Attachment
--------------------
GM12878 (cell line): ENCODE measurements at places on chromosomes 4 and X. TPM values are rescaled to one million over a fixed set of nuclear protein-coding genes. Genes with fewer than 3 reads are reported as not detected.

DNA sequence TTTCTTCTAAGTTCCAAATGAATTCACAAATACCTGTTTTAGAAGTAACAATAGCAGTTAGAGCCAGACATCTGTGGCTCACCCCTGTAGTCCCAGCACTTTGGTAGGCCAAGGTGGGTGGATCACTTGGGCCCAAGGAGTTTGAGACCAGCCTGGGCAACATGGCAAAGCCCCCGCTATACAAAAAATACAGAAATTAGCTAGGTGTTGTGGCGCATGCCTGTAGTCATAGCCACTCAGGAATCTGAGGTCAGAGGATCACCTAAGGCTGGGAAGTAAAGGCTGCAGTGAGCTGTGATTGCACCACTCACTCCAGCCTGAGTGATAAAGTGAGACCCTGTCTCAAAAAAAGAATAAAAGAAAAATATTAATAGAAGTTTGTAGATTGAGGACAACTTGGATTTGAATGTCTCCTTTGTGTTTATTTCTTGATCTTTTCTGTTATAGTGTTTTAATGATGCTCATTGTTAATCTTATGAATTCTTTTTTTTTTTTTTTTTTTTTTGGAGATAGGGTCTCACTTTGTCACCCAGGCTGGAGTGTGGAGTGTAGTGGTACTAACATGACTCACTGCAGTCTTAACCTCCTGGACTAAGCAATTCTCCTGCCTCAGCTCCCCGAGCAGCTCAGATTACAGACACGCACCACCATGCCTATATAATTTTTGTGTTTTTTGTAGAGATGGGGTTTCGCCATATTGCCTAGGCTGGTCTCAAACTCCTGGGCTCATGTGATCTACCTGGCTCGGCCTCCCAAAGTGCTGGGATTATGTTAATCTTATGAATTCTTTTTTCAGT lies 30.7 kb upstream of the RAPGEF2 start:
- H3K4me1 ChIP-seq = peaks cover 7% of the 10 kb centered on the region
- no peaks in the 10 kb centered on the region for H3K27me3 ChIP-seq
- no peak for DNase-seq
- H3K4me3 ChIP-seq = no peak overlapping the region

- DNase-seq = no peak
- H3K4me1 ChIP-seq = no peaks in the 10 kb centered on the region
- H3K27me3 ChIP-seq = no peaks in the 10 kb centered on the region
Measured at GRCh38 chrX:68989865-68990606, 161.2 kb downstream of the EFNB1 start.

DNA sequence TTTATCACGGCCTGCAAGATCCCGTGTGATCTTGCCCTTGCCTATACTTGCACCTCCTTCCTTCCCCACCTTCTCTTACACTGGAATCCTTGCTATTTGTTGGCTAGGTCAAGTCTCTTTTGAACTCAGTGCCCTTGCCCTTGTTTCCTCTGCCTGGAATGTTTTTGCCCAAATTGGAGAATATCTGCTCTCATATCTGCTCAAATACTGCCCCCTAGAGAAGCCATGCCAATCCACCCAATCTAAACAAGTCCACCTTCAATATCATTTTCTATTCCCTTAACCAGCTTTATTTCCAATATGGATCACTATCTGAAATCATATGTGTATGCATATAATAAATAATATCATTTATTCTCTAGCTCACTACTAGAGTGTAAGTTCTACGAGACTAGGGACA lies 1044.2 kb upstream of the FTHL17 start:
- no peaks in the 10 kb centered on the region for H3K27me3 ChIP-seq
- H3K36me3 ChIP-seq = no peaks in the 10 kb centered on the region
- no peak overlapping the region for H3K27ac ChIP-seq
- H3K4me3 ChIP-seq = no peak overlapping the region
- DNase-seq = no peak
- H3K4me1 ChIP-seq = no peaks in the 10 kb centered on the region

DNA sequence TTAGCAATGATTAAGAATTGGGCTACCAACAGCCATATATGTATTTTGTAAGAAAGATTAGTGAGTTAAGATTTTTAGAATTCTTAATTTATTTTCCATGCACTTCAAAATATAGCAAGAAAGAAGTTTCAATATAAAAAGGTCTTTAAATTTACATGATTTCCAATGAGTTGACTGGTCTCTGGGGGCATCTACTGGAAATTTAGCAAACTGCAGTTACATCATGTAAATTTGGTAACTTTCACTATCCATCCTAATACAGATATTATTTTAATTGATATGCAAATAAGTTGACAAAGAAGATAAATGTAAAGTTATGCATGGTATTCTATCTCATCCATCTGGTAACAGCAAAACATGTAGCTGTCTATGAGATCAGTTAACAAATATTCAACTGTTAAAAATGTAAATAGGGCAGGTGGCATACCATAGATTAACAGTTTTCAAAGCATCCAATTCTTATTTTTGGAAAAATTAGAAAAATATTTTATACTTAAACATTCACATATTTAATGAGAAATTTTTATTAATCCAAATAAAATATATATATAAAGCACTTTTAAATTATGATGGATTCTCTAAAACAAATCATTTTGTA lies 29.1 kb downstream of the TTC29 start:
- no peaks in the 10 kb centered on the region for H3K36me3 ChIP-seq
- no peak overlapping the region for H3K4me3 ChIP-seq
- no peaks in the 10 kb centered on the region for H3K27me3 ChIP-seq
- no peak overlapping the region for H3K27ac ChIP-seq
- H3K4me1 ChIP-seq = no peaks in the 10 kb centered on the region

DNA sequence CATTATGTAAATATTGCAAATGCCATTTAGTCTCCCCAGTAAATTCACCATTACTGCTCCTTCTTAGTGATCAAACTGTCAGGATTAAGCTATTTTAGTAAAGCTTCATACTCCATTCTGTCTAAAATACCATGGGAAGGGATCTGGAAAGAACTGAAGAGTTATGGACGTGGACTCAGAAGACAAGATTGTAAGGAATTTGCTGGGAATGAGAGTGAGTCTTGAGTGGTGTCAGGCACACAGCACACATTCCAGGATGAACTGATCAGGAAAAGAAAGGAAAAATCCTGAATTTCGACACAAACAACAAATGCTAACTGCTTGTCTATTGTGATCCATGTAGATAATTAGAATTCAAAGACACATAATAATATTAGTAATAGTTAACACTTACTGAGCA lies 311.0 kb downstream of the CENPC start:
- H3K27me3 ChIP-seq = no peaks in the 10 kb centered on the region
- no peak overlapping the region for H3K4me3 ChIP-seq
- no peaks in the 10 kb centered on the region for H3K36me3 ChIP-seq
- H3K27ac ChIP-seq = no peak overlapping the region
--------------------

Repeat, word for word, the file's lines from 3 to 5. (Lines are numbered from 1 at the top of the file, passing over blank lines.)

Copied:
- H3K4me1 ChIP-seq = peaks cover 7% of the 10 kb centered on the region
- no peaks in the 10 kb centered on the region for H3K27me3 ChIP-seq
- no peak for DNase-seq